In like manner this Institution, including its teachers and its students, sustains close relations to its founders and patrons. Others have labored; we enter into their labors. Others have given their money; we are enjoying its benefit. There is not a building here but is indebted to some donors abroad. Others have prayed, and we have received blessings from God for those prayers.
Hence we should seek to requite those favors, doing all we can to promote the very objects to which those Christian friends have so devoted their wealth and their prayers.
So ministers who preach and their people who hear, should be mutally giving and receiving good, to and from each other. All of us, instead of being merely recipients of good from others, should strive to do good to others also, rendering back into their bosoms liberally.
Why should not this prinicple apply to all men towards God? Ye who have never cared for God; is it right that you should receive everything from God and make him no returns of love and obedience? Have you no zeal for his honor and no devotion to his interests? He has nourished and brought you up as a child, and you have done nothing else but rebel against him. Is that right? Why should you not rather say, God has given me talents and I must render back to him in their use as I may have opportunity? Certainly you must regard God as your neighbor in this sense, that He has interests and rights, and you are under the highest obligations to requite Him for unnumbered favors.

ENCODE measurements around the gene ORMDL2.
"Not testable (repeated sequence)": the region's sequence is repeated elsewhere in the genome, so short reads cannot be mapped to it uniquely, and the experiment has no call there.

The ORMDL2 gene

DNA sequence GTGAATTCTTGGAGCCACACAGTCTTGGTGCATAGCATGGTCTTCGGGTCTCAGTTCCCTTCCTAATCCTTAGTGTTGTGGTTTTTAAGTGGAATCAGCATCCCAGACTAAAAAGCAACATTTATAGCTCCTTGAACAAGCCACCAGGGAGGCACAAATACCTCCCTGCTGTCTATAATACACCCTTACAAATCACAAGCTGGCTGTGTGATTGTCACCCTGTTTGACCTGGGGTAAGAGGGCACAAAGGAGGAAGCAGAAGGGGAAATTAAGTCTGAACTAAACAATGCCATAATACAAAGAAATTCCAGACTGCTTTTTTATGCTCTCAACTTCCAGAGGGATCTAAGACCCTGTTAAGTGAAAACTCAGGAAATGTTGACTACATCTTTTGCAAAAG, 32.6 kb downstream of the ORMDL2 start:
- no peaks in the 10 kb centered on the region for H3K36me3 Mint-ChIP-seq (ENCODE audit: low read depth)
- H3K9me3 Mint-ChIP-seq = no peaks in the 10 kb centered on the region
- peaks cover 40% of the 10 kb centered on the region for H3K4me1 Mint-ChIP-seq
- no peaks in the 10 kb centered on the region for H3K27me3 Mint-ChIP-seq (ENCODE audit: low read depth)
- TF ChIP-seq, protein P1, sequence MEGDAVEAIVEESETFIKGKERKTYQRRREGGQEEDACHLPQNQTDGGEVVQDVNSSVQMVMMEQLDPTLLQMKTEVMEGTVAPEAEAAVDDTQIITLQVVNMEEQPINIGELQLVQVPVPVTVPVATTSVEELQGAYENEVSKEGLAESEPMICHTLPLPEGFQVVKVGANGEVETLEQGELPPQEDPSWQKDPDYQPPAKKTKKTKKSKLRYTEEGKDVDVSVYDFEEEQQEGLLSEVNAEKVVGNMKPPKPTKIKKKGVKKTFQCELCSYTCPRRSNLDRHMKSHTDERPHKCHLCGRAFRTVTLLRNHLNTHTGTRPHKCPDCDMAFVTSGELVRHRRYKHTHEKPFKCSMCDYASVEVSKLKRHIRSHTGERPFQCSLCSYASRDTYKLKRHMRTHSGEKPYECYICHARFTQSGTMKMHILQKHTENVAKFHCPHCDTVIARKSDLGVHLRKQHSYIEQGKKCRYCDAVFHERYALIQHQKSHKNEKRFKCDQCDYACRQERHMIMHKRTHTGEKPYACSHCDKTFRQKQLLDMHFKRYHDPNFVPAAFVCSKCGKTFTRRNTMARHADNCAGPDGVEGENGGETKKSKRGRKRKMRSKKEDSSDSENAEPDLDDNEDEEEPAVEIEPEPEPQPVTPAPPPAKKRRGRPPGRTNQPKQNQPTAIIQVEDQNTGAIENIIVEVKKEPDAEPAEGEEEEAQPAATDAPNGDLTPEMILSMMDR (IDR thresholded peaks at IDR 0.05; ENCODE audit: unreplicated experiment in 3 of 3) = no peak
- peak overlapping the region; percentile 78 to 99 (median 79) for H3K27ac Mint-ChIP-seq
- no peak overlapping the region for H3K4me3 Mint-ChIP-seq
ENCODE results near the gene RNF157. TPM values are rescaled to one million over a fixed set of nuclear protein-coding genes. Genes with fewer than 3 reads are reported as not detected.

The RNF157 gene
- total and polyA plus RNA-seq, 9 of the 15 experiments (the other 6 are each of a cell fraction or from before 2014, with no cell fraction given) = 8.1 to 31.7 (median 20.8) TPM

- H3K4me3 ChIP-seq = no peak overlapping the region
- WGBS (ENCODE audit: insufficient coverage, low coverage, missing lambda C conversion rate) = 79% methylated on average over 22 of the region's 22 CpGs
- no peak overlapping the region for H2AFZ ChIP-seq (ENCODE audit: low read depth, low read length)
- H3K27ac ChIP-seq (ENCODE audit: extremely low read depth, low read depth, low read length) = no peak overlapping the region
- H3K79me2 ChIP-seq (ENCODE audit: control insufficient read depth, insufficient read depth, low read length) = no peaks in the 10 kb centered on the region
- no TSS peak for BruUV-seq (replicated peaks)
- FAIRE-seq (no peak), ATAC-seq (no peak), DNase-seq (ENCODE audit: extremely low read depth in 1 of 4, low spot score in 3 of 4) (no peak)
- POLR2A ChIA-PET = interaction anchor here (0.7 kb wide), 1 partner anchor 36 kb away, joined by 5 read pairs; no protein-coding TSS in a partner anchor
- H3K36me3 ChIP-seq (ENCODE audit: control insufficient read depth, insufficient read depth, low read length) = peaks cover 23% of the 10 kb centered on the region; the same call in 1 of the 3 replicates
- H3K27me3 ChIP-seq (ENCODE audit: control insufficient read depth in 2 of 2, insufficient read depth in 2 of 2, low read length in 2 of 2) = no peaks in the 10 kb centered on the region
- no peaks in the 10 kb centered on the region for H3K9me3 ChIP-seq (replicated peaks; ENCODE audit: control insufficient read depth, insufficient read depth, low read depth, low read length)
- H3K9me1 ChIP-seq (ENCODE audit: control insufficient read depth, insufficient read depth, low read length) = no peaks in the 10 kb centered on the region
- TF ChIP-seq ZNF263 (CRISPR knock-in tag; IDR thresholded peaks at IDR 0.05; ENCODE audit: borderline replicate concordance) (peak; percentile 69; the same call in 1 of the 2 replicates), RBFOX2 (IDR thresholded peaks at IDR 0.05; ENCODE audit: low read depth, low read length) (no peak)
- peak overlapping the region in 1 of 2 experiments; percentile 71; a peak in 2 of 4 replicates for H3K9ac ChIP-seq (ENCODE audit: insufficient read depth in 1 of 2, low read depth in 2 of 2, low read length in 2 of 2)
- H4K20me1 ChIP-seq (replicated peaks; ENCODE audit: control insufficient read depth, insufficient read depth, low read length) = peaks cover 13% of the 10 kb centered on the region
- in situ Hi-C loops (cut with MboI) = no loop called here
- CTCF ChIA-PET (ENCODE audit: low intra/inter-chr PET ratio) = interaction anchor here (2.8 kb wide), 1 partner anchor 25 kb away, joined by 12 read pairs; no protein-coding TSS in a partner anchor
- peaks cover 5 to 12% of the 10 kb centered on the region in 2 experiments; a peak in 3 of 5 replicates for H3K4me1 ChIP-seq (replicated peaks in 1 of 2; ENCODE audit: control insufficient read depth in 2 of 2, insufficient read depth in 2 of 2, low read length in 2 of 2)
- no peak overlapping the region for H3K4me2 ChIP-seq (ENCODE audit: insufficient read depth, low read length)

The same is true also of your relations to the church of Jesus Christ. How much do you owe to Him? In view of it all, have you any right to say --"Not one word of acknowledgement, not one thank-offering shall he ever have from me!" What do you not owe him! Has it ever occurred to you how really you owe to him your very existence, since, but for his mission of mercy, you had never lived? But for that offering and sacrifice on Calvary, none of us could have had any existence at all. But for that, Adam and Eve must have been cut down at once in their sin, the law taking its course of righteous judgment. -- "In the day thou eatest thereof thou shalt surely die." You live, therefore, only because God has had mercy on our race. Come now, walk up at once to meet the claims of this great truth. Are you not indebted to God for everything? And will you pay back absolutely nothing? Here you are in the house of God, surrounded with an atmosphere of prayer, instead of being in hell, shrieking and wailing in the depths of despair!